From ridiculous to refine

I Love You, Bro (That Production Company)

Fire Station 101, Ipswich

March 15 – 25

An ominous soundscape accompanies audience wait before That Production Company’s production of Melbourne-based playwright Adam Cass’ “I Love You, Bro”, which is being presented in a boutique performance space in the heart of the Ipswich CBD at Fire Station 101. This is appropriately followed by the steely-blue dimness of Nathaniel Knight’s lighting and AV design, which meets Peter Keavy’s production design with some binary code accented projections befitting the dark dive into the online world of love and deceit to which we are about to bear witness.

The complex story is of lonely 14-year-old digital chameleon Johnny (Nic Davidson in a role being shared across the season with Jordan Stot), who poses as a girl in an online chatroom and then goes on to begin a digital relationship with an unaware, naïve boy he knows in real life. It is an alarming revelation of just how far some young people will go in construction of their presence, mostly as it is based on true events.

Although in summary, it seems like a quite straightforward story, as Johnny’s updates as to his ‘relationship’ progress through to triple digit days, layers are added to the narrative, especially as he attempts to untangle the deceit by clearing some of his lies aside. After we ease into his Mancunian accent (dialect coach Michael Madalios), we settle into a space of appreciation for Davidson’s storytelling, not least the demand of helming a 90-minute one-hander. There is a lot of nuance to his performance as he switches swiftly in and out of an increasing number of other characters through the physicality of differing stance or how his hoodie is worn, or aggressive sneer, shy smile or knowing nod in emphasis of the comedy inbuilt within Cass’s script. And he especially captures the hyperbolic all-consuming first feels of blossoming love, in no way diminished by its online, as opposed to in-real-life, experience.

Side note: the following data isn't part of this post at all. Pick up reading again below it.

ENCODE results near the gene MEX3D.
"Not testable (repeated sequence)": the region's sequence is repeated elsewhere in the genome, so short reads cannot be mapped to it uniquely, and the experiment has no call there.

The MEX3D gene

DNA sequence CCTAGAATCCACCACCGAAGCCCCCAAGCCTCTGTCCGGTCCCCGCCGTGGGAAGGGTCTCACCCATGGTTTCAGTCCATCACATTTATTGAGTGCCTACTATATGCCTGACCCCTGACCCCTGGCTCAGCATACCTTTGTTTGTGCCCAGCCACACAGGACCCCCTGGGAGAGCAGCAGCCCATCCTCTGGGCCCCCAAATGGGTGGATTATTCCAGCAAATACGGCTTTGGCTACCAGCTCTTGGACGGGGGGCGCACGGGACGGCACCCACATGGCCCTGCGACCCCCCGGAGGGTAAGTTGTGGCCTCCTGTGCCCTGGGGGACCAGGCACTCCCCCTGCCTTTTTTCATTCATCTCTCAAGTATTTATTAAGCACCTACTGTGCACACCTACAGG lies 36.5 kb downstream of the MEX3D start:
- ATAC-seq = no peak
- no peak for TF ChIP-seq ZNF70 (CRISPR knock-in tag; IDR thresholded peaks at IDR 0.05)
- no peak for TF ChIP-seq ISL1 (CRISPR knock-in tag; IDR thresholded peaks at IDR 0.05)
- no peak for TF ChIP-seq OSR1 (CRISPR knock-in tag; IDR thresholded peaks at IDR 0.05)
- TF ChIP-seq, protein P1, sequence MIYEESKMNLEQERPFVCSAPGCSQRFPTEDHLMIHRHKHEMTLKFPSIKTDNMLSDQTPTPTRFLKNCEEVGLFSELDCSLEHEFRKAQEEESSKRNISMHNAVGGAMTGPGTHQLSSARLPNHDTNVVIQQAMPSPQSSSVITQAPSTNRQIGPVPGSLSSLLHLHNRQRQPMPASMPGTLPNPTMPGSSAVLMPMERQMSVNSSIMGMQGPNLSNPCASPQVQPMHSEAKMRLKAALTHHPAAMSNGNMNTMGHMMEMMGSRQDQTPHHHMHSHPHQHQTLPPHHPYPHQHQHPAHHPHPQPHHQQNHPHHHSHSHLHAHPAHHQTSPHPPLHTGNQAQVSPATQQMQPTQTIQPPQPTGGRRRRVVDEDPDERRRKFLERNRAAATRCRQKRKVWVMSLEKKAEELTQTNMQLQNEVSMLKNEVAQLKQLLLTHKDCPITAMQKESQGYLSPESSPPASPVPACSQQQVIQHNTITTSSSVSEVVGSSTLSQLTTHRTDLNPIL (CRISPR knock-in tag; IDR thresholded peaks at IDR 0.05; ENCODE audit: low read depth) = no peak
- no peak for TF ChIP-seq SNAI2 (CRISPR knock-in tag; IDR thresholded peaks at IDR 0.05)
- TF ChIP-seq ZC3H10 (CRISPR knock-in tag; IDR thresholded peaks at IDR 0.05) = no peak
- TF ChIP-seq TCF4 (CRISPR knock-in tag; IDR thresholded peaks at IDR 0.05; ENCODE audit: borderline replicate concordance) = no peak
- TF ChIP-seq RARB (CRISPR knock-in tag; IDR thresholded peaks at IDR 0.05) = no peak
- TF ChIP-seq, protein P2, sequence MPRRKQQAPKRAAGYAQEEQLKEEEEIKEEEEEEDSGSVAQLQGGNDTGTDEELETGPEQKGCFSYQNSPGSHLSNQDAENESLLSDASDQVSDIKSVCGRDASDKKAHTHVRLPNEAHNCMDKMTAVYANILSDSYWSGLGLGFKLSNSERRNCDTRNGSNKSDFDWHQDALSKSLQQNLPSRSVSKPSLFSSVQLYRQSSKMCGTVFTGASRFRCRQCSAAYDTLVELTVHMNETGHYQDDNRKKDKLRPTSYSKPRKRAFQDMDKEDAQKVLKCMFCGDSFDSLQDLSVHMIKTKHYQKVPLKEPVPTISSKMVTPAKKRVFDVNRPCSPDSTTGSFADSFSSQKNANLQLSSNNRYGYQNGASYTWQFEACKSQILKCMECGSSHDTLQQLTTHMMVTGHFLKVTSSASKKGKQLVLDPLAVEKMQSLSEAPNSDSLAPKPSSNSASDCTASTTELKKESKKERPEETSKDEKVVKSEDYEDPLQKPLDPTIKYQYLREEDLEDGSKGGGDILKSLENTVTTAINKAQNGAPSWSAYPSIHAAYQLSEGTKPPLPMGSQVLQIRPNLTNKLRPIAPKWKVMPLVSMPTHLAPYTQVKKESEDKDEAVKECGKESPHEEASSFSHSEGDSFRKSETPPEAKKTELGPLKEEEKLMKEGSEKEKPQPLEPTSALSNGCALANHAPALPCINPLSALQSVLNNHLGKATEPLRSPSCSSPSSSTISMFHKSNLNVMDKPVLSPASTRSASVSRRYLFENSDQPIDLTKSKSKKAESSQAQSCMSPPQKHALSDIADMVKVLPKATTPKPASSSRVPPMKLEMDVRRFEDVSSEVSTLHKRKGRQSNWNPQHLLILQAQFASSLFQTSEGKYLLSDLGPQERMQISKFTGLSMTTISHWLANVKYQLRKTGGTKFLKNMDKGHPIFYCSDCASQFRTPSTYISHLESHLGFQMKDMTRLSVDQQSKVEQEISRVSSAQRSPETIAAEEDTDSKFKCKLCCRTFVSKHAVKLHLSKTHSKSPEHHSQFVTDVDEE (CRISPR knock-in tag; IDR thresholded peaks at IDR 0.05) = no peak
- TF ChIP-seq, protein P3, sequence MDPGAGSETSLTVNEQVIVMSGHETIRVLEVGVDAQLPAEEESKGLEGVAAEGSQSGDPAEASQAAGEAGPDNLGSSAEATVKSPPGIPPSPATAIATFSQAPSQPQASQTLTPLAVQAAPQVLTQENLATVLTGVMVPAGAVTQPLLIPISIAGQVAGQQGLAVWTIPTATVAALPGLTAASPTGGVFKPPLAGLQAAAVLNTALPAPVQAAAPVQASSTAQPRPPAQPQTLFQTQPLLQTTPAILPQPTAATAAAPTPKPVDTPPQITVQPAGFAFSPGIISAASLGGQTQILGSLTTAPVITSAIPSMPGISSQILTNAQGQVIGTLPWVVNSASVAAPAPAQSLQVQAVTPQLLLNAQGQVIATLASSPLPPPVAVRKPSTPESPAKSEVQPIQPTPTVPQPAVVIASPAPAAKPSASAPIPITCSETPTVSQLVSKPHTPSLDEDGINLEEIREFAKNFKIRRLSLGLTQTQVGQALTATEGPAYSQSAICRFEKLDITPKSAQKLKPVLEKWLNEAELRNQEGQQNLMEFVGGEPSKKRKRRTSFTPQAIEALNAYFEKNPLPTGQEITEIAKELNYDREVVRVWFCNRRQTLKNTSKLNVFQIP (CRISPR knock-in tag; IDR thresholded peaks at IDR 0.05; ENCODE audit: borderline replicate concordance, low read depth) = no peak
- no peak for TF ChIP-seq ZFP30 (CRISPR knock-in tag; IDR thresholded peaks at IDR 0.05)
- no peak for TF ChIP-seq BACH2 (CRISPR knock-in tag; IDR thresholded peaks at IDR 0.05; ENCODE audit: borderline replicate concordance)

Despite its occasional moments of levity, the show is overwhelmingly a tense one, with Chris Patrick Hansen’s sound design giving us little reprieve from the serious turn that the narrative is going to take in trip towards it shocking climax. Lighting also rarely gives remit from walloping the audience with emphasis of the work’s thematic tones, aside from when it is used to characterise Johnny’s long suffering mother and the toxic interactions with his also unseen stepfather.

While, under Timothy Wynn’s direction, its elements are all cohesive in their singular focus on descent of us towards the story’s tragically true conclusion, things do drag a little in latter sections as Johnny’s lies escalate beyond any rational imagination. Outrageous when told in one sitting rather than over time as played out in reality, the tale of “I Love You, Bro” is quite disturbing in contemplation of how this really has happened, which only adds to its gripping appeal, especially given That Production Company’s refined take on its storytelling.

Classic recreations

Cinderella (Javeenbah Theatre Company)

Javeenbah Theatre

March 10 – 25

Generally speaking, a two-hander relies on the interaction of its leads and their respective abilities to successfully move the narrative along. In Javeenbah Theatre’s production of Matthew Whittet’s “Cinderella”, Taylor Holmes and Liam Mathers achieve exactly this.

The performers are two in a season that features three rotating companies (which also include Cass Rockley, Megan Frener, Carole Lange and David Anderson). As advertising for the show promises… “This Cinderella isn’t about princes and princesses. It’s about a single woman in her early 40s trying to go on a date, and a single guy who has an unreasonable fear of not being heard over loud music in bars.” And so we see the story of Ash and Ashley’s burgeoning relationship over the course of an evening, affectionately conveyed by Holmes and Mathers.